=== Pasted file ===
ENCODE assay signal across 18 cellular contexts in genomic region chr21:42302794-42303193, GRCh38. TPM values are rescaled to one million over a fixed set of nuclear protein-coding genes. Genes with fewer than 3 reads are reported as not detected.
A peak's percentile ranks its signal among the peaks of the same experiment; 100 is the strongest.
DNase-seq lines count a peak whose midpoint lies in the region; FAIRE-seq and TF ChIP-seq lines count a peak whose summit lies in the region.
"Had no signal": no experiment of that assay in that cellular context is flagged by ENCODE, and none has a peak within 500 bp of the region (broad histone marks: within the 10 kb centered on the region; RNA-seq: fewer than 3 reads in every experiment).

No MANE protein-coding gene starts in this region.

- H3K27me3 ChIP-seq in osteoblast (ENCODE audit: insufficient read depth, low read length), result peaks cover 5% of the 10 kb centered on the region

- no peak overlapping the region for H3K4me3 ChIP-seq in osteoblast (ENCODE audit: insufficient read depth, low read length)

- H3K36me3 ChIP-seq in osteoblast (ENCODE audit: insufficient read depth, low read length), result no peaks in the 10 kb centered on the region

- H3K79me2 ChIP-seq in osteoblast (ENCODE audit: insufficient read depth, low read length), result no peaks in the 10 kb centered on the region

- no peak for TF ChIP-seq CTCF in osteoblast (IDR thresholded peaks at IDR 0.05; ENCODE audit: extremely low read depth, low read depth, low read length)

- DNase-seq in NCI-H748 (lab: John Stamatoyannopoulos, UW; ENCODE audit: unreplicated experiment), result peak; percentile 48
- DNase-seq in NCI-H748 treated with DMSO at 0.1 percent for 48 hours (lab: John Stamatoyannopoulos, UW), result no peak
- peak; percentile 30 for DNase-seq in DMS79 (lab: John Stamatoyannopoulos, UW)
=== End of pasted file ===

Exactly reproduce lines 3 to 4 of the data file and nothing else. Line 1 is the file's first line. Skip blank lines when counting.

DNase-seq lines count a peak whose midpoint lies in the region; FAIRE-seq and TF ChIP-seq lines count a peak whose summit lies in the region.
"Had no signal": no experiment of that assay in that cellular context is flagged by ENCODE, and none has a peak within 500 bp of the region (broad histone marks: within the 10 kb centered on the region; RNA-seq: fewer than 3 reads in every experiment).